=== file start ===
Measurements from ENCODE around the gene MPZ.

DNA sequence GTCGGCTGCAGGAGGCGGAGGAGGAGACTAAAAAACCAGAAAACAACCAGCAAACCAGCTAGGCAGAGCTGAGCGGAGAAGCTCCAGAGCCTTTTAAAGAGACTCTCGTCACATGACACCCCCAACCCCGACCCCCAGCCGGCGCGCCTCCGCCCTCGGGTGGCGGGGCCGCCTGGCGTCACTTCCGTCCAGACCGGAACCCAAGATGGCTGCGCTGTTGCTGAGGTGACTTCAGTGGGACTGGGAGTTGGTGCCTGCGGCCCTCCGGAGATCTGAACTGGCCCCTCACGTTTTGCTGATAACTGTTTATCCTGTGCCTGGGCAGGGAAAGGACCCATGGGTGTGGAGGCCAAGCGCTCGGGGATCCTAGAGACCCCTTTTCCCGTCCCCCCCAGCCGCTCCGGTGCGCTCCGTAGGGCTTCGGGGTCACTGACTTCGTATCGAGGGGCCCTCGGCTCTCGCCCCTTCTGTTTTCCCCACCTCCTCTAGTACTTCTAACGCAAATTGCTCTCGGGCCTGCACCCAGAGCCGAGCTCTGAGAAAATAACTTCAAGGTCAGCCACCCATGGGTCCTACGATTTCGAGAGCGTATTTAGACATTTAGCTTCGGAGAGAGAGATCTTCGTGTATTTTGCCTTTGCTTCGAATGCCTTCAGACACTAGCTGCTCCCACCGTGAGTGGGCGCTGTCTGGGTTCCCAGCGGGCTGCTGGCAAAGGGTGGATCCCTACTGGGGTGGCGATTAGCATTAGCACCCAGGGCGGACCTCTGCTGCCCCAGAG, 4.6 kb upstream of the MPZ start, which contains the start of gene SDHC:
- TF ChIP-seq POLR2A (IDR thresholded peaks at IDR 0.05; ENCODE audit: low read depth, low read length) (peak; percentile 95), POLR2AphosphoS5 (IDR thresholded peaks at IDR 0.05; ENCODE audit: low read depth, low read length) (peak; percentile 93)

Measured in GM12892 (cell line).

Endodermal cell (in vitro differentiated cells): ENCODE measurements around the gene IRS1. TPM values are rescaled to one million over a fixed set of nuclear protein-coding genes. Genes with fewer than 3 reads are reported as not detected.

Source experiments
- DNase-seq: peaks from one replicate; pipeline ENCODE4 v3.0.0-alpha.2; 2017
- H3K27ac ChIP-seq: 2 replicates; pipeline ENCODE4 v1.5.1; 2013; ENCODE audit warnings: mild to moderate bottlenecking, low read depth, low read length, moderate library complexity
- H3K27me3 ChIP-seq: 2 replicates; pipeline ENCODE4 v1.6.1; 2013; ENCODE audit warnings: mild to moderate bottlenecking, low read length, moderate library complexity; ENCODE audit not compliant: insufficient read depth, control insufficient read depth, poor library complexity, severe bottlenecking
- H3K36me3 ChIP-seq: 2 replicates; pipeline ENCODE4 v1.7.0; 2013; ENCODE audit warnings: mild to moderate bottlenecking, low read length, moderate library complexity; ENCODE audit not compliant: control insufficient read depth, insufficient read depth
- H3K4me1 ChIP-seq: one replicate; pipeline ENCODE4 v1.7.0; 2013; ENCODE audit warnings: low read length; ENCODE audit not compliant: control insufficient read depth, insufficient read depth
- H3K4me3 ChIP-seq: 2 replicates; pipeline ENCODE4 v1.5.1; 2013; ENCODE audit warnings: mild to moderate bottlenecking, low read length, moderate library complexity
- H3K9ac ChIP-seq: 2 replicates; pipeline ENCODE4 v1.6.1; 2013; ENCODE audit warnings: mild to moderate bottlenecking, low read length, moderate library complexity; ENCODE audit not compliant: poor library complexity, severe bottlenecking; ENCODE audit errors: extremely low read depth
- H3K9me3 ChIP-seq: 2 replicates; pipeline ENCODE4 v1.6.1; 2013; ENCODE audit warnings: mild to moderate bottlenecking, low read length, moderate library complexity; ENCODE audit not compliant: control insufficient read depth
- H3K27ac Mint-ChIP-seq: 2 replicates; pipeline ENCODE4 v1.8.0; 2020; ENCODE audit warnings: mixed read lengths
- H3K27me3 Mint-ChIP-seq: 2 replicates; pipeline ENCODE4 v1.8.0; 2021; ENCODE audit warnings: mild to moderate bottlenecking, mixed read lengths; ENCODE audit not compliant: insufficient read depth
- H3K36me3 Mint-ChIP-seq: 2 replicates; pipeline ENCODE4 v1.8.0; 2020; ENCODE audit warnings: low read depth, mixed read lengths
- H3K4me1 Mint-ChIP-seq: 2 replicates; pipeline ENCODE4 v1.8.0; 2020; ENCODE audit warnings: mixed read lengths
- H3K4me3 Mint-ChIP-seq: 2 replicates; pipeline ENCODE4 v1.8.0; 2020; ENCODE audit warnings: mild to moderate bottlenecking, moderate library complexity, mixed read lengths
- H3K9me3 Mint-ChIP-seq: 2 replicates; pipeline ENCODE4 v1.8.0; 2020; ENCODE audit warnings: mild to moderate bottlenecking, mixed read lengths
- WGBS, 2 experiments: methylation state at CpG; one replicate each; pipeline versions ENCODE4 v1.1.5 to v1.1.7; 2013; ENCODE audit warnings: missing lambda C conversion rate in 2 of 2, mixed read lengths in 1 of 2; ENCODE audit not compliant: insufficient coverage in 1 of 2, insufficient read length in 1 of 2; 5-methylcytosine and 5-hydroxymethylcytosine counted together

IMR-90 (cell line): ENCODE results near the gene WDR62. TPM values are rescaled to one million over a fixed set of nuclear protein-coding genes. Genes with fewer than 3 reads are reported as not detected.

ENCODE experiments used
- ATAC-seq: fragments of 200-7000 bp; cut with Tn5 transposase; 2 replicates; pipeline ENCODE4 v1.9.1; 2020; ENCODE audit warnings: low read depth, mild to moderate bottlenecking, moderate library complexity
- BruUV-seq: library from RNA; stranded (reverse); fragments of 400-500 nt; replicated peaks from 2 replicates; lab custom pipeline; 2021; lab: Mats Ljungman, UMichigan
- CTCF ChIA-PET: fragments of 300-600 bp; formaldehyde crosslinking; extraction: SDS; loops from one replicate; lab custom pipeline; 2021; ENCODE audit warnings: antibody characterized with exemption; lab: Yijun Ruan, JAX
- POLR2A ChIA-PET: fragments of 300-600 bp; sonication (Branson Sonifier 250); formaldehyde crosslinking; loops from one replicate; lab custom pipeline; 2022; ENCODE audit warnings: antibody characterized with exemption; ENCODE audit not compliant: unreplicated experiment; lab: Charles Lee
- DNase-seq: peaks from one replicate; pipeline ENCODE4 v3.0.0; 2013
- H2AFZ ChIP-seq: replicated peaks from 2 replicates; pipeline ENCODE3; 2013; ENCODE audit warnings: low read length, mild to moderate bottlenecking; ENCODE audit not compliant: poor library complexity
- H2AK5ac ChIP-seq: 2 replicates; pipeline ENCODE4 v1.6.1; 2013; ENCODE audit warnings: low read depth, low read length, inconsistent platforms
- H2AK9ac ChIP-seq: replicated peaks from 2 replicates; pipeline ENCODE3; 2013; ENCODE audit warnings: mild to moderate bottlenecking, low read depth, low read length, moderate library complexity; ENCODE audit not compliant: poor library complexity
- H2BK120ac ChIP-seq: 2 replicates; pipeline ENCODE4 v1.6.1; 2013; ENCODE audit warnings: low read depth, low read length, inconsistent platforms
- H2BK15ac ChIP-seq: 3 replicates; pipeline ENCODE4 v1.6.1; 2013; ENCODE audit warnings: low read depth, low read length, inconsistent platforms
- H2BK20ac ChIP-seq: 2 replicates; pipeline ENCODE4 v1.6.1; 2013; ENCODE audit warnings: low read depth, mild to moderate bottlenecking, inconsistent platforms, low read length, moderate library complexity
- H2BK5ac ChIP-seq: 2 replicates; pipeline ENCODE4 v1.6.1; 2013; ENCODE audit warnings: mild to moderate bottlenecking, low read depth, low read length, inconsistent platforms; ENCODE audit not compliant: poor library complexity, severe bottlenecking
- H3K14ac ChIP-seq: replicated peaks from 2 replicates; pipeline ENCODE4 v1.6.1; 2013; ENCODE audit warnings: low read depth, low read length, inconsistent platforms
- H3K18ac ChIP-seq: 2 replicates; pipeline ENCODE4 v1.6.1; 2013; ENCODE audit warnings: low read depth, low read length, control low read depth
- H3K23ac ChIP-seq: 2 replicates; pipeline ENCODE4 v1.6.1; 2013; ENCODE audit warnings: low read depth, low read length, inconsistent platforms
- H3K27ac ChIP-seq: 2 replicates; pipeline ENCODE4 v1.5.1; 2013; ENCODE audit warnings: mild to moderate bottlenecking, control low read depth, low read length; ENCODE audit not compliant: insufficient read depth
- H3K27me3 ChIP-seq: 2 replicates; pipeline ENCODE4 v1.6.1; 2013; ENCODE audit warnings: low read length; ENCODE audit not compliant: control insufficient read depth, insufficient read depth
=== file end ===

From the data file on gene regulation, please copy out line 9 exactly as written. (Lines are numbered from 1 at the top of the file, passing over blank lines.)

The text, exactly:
- H3K27me3 ChIP-seq: 2 replicates; pipeline ENCODE4 v1.6.1; 2013; ENCODE audit warnings: mild to moderate bottlenecking, low read length, moderate library complexity; ENCODE audit not compliant: insufficient read depth, control insufficient read depth, poor library complexity, severe bottlenecking